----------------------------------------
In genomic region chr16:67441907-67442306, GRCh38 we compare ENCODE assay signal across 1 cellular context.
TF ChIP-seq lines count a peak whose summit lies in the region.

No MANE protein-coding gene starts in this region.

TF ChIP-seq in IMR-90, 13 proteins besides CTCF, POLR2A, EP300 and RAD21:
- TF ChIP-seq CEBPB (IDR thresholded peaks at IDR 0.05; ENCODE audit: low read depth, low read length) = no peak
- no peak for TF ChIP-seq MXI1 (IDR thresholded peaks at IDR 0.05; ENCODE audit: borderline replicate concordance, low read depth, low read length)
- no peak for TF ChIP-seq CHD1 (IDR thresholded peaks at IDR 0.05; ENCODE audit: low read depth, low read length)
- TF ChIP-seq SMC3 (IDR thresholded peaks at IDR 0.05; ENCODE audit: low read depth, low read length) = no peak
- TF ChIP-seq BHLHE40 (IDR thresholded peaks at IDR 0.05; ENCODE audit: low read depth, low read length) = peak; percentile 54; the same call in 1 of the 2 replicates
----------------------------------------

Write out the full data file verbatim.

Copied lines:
In genomic region chr16:67441907-67442306, GRCh38 we compare ENCODE assay signal across 1 cellular context.
TF ChIP-seq lines count a peak whose summit lies in the region.

No MANE protein-coding gene starts in this region.

TF ChIP-seq in IMR-90, 13 proteins besides CTCF, POLR2A, EP300 and RAD21:
- TF ChIP-seq CEBPB (IDR thresholded peaks at IDR 0.05; ENCODE audit: low read depth, low read length) = no peak
- no peak for TF ChIP-seq MXI1 (IDR thresholded peaks at IDR 0.05; ENCODE audit: borderline replicate concordance, low read depth, low read length)
- no peak for TF ChIP-seq CHD1 (IDR thresholded peaks at IDR 0.05; ENCODE audit: low read depth, low read length)
- TF ChIP-seq SMC3 (IDR thresholded peaks at IDR 0.05; ENCODE audit: low read depth, low read length) = no peak
- TF ChIP-seq BHLHE40 (IDR thresholded peaks at IDR 0.05; ENCODE audit: low read depth, low read length) = peak; percentile 54; the same call in 1 of the 2 replicates